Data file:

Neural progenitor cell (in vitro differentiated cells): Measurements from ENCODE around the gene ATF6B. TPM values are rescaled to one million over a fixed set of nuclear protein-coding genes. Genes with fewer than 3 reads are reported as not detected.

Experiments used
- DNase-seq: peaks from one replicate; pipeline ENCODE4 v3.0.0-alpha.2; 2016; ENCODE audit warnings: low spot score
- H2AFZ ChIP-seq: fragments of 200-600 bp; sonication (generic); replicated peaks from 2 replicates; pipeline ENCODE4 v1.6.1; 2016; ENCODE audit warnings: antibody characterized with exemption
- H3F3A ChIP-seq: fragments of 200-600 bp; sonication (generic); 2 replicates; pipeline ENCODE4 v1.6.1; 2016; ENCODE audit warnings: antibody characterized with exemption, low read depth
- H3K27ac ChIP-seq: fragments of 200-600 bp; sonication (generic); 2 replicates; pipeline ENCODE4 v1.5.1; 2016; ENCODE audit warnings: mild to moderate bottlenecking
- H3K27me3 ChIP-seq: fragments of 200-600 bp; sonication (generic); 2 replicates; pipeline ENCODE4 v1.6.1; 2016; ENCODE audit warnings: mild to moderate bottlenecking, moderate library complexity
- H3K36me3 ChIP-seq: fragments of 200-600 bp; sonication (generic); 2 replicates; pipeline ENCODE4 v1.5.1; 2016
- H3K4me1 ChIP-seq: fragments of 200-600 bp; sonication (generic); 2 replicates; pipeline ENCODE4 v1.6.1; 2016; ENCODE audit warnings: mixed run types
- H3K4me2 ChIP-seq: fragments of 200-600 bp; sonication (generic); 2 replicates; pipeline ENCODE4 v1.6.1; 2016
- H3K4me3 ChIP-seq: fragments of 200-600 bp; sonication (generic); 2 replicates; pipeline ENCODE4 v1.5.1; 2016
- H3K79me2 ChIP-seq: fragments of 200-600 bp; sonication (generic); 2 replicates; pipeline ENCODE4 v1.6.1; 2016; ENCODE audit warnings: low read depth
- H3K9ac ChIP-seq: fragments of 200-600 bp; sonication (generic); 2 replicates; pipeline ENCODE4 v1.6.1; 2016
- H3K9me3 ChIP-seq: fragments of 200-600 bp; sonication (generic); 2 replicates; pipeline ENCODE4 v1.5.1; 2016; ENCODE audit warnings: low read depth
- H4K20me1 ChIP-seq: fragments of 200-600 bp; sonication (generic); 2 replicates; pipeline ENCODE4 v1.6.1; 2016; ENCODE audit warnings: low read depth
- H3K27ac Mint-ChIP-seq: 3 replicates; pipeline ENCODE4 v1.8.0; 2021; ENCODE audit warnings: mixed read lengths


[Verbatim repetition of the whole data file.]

Neural progenitor cell (in vitro differentiated cells): Measurements from ENCODE around the gene ATF6B. TPM values are rescaled to one million over a fixed set of nuclear protein-coding genes. Genes with fewer than 3 reads are reported as not detected.

Experiments used
- DNase-seq: peaks from one replicate; pipeline ENCODE4 v3.0.0-alpha.2; 2016; ENCODE audit warnings: low spot score
- H2AFZ ChIP-seq: fragments of 200-600 bp; sonication (generic); replicated peaks from 2 replicates; pipeline ENCODE4 v1.6.1; 2016; ENCODE audit warnings: antibody characterized with exemption
- H3F3A ChIP-seq: fragments of 200-600 bp; sonication (generic); 2 replicates; pipeline ENCODE4 v1.6.1; 2016; ENCODE audit warnings: antibody characterized with exemption, low read depth
- H3K27ac ChIP-seq: fragments of 200-600 bp; sonication (generic); 2 replicates; pipeline ENCODE4 v1.5.1; 2016; ENCODE audit warnings: mild to moderate bottlenecking
- H3K27me3 ChIP-seq: fragments of 200-600 bp; sonication (generic); 2 replicates; pipeline ENCODE4 v1.6.1; 2016; ENCODE audit warnings: mild to moderate bottlenecking, moderate library complexity
- H3K36me3 ChIP-seq: fragments of 200-600 bp; sonication (generic); 2 replicates; pipeline ENCODE4 v1.5.1; 2016
- H3K4me1 ChIP-seq: fragments of 200-600 bp; sonication (generic); 2 replicates; pipeline ENCODE4 v1.6.1; 2016; ENCODE audit warnings: mixed run types
- H3K4me2 ChIP-seq: fragments of 200-600 bp; sonication (generic); 2 replicates; pipeline ENCODE4 v1.6.1; 2016
- H3K4me3 ChIP-seq: fragments of 200-600 bp; sonication (generic); 2 replicates; pipeline ENCODE4 v1.5.1; 2016
- H3K79me2 ChIP-seq: fragments of 200-600 bp; sonication (generic); 2 replicates; pipeline ENCODE4 v1.6.1; 2016; ENCODE audit warnings: low read depth
- H3K9ac ChIP-seq: fragments of 200-600 bp; sonication (generic); 2 replicates; pipeline ENCODE4 v1.6.1; 2016
- H3K9me3 ChIP-seq: fragments of 200-600 bp; sonication (generic); 2 replicates; pipeline ENCODE4 v1.5.1; 2016; ENCODE audit warnings: low read depth
- H4K20me1 ChIP-seq: fragments of 200-600 bp; sonication (generic); 2 replicates; pipeline ENCODE4 v1.6.1; 2016; ENCODE audit warnings: low read depth
- H3K27ac Mint-ChIP-seq: 3 replicates; pipeline ENCODE4 v1.8.0; 2021; ENCODE audit warnings: mixed read lengths